It’s been more than a year and a half since the European Union’s General Data Protection Regulation (GDPR) went into effect, but the internet’s still a long way from getting compliance right.
That’s the takeaway from “Dark Patterns after the GDPR,” a new report by researchers from MIT, UCL in the United Kingdom, and Denmark’s Aarhus University. After monitoring the data-collection “opt-in” popups of 10,000 websites, they found that only 1,180″or 11.8 per cent”met the “minimum requirements” that the researchers set forth for a site to be GDPR compliant”specifically, that consent for user data collection through cookies and other technologiesÂ must be freely and explicitly given, while at the same time being as easy to revoke as it is to give.
It turns out that one of the biggest culprits, when it comes to consent mismanagement, pop up as soon as someone opens a page. The popups asking for users to consent to web tracking (which, realistically, everyone likely clicks anyway), are often run by ad-tech middlemen known as Consent Management Platforms, or CMP’s. It turns out that these CMP’s often get tripped up when it comes to garnering “explicit” consent”often inferring consent by, say, a userÂ ignoring the popup or closing it.
After scraping the Alexa-ranked top 10,000 websites in the UK, the researchers found the most prevalent CMP’s on the market were made by just five companies: QuantCast, OneTrust, TrustArc, Cookiebot, and Crownpeak.
Among the sites displaying popups generated by these give actors, nearly a third”32.5 per cent”were guilty of assuming that different user actions were just as good as clicking that “consent” button, despite the fact that this isn’t recognised by EU law, according to the researchers. Meanwhile, 9 per cent of the sites accepted more than one form of these “implicit consent” variables, including: “just visiting the site, navigating within the site, revisiting/refreshing the page, scrolling or clicking on the page or closing the pop-up or banner.”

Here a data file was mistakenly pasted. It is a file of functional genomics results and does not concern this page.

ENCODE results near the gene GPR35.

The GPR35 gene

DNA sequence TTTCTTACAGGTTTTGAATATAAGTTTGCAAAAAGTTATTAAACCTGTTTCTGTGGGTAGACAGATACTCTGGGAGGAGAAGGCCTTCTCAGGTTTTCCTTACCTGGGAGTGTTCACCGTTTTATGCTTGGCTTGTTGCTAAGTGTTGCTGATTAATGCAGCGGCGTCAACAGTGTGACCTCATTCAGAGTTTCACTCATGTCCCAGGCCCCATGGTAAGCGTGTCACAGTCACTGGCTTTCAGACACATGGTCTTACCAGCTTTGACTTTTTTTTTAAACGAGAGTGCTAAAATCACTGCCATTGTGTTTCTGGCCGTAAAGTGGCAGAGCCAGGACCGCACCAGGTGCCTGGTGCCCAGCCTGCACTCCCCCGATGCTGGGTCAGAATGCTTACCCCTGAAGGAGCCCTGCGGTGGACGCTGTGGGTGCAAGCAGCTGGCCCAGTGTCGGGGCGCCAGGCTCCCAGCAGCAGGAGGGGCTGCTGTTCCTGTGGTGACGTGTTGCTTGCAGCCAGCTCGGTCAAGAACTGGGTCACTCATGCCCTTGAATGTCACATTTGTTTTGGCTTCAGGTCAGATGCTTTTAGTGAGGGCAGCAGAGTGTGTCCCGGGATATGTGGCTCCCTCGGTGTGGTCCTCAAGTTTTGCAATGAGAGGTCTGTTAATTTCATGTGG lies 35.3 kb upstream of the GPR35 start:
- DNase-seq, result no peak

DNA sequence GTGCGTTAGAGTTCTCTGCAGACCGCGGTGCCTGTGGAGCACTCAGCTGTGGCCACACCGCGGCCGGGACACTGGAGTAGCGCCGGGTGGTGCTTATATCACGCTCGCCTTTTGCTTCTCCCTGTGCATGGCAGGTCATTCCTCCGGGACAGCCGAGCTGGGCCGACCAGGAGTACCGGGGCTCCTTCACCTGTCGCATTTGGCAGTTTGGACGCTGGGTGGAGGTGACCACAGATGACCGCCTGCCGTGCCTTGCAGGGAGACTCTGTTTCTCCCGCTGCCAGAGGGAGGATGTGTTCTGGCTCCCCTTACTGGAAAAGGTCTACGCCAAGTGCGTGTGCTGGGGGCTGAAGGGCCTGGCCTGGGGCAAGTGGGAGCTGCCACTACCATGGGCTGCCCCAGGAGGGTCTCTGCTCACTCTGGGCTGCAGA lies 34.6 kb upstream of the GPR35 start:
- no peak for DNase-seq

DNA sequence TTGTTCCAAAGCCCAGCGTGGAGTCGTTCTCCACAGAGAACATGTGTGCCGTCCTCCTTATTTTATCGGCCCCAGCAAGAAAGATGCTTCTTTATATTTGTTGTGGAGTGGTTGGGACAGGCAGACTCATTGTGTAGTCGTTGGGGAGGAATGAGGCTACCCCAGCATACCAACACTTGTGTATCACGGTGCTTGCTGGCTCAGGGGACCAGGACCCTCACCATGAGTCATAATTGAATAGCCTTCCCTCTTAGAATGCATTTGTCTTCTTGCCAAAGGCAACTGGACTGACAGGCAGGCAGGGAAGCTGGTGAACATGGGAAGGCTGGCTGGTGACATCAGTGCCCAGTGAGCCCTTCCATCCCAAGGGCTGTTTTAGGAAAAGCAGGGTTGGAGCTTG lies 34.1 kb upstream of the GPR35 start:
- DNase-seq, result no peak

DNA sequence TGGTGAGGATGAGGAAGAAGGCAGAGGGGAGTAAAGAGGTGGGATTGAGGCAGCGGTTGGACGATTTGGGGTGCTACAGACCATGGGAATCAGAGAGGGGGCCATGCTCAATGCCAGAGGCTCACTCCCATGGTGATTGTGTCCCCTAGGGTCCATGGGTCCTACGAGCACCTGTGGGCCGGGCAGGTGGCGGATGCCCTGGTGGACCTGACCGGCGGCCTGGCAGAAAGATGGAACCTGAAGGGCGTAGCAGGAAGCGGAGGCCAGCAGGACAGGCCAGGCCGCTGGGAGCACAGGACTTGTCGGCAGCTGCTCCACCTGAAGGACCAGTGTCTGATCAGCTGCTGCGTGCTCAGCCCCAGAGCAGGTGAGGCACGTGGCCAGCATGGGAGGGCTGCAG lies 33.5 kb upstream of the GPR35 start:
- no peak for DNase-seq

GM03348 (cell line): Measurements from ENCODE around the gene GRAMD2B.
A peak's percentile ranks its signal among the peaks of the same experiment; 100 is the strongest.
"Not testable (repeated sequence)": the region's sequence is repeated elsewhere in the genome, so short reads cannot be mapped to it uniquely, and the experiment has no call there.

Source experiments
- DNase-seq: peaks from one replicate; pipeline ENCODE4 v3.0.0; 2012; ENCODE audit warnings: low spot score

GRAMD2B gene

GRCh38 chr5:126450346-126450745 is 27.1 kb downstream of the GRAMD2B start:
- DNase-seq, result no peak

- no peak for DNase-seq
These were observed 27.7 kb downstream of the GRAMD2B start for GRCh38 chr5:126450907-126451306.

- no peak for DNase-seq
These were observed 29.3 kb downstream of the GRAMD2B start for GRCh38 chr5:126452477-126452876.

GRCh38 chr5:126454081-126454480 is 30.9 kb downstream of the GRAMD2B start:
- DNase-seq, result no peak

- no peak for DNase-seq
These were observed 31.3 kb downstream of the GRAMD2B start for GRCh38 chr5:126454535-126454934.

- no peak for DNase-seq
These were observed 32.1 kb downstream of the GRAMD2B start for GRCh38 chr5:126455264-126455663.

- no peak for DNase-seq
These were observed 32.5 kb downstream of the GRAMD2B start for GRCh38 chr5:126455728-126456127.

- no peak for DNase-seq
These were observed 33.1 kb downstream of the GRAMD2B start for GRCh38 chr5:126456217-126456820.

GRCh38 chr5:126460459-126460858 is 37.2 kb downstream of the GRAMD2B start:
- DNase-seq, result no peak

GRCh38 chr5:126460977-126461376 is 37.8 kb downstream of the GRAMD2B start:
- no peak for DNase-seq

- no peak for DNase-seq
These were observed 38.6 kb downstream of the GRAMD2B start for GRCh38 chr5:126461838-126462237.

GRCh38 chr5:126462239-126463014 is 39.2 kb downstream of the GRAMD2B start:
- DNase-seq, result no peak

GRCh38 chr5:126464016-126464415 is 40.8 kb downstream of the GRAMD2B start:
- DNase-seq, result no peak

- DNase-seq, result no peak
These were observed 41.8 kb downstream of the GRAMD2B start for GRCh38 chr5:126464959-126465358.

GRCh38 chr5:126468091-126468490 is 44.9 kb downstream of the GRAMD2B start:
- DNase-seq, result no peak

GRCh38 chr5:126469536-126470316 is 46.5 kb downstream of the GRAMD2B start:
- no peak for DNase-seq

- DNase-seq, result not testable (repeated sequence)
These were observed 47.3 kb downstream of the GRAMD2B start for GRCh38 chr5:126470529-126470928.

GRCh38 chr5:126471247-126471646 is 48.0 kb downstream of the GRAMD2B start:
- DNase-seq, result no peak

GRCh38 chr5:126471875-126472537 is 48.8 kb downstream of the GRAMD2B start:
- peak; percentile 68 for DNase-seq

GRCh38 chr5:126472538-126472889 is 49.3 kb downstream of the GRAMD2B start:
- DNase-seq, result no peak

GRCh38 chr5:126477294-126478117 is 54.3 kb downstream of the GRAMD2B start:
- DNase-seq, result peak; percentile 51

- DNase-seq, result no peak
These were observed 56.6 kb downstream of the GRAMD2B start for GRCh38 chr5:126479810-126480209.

If that wasn’t bad enough, the paper’s authors go onto explain that the websites working with these CMP’s are still ableÂ to choose from these implied consent options even after they indicate that the CMP should check whether a visitor’s IP is within the scope of the EU, which would make that visitor protected by GDPR.
Aside from assuming consent, these CMP’s don’t make opting out of tracking easy, according to the study. More than half (50.1 per cent) of the sites surveyed didn’t have an option to “reject all” of the cookies or trackers on a webpage. Even for the sites that did have one, researchers found, more than three-quarters of the sites made it as easy to “reject all” than to “accept all” of those trackers”which, at times, numbered in the hundreds for a given website.
It’s not surprising that the web still leaves a lot to be desired when it comes to consent-based compliance. As for collecting user data, there’s a ton of links in the digital supply chain all playing a certain role at any given time. The induction of GDPR into law makes one thing very clear: Those links need to play by these new rules, or risk a hefty fine.
Less clear are the responsibilities each link has when it comes to consent. For example, if a website is GDPR compliant, but their CMP isn’t, who should take the fall? If that same website is working with an outside vendor to give intel about a user’s data, and that vendor isn’t compliant, who should be held responsible?
This is the murkiness that ultimately led some of these ad-tech middlemen to pull out of the EU entirely when GDPR first passed”and now, more than a year later, it hasn’t gotten much better. While advertising powerhouses like Facebook and Google are able to overhaul massive infrastructure to ensure that any of that responsibility is absolved on their end compliance-wise, it makes sense that the smaller players”like the sites surveyed in this study”are still left with some holes.
Back in May, Laura Jehl, partner in the privacy and data protection practice at law firm BakerHostetler lobbed at the tech giants for their own GDPR misdeeds, and missing guidelines for the rest of us, it looks like we’re nowhere close to ready.